past, whose vision is of men and not of tools, that possesses
the courage to construct rather than to criticizethis is
our need. There is no oratory so easy, no writing so trenchant
and vivid as the phrase-making of criticism and malicethere
is none so difficult as inspiration to construction.
We cannot ever afford to rest at ease in the comfortable
assumption that right ideas always prevail by some virtue
of their own. In the long run they do. But there can be
and there have been periods of centuries when the world
slumped back toward darkness merely because great masses
of men became impregnated with wrong ideas and wrong social
philosophies. The declines of civilization have been born
of wrong ideas. Most of the wars of the world, including
the recent one, have been fought by the advocates of contrasting
ideas of social philosophy.
The primary safeguard of American individualism is an understanding
of it; of faith that it is the most precious possession
of American civilization, and a willingness courageously
to test every process of national life upon the touchstone
of this basic social premise. Development of the human institutions
and of science and of industry have been long chains of
trial and error. Our public relations to them and to other
phases of our national life can be advanced in no other
way than by a willingness to experiment in the remedy of
our social faults. The failures and unsolved problems of
economic and social life can be corrected; they can be solved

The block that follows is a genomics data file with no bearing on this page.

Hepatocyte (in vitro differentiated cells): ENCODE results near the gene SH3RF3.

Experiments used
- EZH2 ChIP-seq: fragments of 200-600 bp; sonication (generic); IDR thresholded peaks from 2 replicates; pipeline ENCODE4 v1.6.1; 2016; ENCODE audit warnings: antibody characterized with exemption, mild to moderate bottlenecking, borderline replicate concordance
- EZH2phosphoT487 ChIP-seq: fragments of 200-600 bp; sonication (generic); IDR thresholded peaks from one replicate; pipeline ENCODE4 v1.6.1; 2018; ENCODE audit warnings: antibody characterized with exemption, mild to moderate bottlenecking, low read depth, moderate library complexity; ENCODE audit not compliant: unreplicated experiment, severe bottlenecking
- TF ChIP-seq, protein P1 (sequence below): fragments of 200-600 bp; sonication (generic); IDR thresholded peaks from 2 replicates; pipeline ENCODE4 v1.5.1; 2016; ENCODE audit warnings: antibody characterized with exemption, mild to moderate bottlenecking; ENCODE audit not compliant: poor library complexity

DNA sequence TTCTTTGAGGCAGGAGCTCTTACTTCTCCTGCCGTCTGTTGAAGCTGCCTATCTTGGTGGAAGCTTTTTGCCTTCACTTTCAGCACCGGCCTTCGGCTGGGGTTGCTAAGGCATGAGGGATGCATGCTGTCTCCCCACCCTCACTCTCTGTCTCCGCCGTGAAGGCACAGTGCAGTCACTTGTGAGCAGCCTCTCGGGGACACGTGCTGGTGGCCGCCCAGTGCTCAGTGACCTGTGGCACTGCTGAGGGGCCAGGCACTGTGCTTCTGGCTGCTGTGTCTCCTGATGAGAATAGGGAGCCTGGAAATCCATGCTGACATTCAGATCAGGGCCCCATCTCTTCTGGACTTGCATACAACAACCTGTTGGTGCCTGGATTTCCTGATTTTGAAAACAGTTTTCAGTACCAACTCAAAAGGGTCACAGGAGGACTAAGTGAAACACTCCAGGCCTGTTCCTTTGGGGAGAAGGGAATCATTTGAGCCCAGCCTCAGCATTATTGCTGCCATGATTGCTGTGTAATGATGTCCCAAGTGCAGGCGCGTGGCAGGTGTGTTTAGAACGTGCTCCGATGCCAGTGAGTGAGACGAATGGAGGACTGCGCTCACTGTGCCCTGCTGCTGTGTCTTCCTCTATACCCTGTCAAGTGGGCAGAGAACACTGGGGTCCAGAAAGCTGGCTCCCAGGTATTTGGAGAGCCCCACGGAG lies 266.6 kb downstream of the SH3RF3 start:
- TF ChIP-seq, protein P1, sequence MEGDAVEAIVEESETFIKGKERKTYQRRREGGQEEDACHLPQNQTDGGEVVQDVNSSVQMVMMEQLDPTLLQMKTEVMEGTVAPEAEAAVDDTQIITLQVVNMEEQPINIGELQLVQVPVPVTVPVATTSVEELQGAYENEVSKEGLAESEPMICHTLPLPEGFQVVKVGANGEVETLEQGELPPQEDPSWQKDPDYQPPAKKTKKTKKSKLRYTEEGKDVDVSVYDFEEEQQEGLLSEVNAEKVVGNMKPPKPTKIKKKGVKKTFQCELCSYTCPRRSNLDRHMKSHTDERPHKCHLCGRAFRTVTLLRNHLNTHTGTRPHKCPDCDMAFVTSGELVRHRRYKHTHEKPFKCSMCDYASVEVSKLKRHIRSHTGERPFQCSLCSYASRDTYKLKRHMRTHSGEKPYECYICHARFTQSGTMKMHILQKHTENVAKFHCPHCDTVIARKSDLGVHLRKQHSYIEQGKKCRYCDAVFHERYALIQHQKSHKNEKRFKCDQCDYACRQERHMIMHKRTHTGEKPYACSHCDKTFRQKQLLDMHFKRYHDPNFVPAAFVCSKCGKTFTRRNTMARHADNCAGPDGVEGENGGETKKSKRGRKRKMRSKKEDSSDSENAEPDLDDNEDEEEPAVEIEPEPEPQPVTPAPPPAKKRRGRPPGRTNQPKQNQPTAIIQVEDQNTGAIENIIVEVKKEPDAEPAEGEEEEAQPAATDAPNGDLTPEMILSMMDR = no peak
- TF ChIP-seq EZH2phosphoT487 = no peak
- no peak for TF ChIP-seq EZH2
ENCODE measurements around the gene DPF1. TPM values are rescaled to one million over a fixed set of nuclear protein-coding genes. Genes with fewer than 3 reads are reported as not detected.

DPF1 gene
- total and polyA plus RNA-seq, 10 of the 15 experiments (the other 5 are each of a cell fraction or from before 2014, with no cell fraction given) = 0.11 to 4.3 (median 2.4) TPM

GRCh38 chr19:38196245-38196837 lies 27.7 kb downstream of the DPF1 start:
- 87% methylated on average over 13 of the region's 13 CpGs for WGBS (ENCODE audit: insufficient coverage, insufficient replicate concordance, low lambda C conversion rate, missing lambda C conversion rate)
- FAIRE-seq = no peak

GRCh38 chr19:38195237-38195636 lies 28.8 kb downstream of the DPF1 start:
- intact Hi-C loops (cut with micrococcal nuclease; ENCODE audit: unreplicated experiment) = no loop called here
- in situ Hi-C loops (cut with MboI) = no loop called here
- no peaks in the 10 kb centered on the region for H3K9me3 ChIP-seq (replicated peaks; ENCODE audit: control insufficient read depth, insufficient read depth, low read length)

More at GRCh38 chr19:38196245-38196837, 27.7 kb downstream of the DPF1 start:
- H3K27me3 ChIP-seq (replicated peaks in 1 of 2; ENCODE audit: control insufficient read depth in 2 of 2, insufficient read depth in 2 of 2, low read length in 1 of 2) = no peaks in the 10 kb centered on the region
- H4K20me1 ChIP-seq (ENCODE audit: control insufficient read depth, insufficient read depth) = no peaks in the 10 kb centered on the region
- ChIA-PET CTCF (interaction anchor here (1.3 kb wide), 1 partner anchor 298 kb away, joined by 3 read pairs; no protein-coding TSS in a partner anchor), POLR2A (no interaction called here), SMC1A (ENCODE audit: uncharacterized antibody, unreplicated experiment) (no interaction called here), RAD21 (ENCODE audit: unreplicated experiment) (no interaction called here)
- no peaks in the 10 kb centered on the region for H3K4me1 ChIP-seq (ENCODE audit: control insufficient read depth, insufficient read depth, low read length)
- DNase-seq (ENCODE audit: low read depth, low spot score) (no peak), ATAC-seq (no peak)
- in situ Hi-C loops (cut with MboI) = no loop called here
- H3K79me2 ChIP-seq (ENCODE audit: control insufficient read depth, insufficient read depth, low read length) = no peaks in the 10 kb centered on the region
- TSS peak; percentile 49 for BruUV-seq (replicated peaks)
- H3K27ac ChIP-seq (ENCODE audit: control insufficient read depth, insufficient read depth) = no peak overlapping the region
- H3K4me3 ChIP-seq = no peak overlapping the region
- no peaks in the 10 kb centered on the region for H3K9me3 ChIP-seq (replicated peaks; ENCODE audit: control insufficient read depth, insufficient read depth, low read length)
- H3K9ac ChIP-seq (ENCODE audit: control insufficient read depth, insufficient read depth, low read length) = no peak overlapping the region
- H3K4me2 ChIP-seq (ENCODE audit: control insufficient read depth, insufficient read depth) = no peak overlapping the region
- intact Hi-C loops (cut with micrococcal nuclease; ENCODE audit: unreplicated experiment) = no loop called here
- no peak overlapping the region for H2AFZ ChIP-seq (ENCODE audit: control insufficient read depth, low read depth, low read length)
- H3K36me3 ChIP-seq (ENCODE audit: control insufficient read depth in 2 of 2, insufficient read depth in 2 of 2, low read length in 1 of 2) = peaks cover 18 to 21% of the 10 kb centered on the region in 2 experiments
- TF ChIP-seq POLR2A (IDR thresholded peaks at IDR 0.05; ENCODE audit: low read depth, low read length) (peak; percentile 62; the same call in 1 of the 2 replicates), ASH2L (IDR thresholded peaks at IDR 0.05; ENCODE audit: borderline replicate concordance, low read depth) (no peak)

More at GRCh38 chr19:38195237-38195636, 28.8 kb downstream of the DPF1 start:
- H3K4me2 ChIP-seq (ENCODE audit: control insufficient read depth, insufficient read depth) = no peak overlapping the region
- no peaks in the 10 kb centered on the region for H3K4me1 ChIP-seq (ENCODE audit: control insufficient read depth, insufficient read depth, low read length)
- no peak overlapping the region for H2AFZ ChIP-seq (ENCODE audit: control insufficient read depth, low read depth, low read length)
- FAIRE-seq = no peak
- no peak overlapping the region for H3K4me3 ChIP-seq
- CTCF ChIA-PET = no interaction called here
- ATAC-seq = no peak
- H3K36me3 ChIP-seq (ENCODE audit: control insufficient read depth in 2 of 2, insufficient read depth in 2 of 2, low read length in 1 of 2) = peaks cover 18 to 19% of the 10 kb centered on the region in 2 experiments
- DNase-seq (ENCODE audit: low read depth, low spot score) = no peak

within our social theme and under no other system. The solution
is a matter of will to find solution; of a sense of duty
as well as of a sense of right and citizenship. No one who
buys “bootleg” whiskey can complain of gunmen and hoodlumism.
Humanity has a long road to perfection, but we of America
can make sure progress if we will preserve our individualism,
if we will preserve and stimulate the initiative of our
people, if we will build up our insistence and safeguards
to equality of opportunity, if we will glorify service as
a part of our national character. Progress will march if
we hold an abiding faith in the intelligence, the initiative,
the character, the courage, and the divine touch in the
individual. We can safeguard these ends if we give to each
individual that opportunity for which the spirit of America
stands. We can make a social system as perfect as our generation
merits and one that will be received in gratitude by our
Presidential Library Association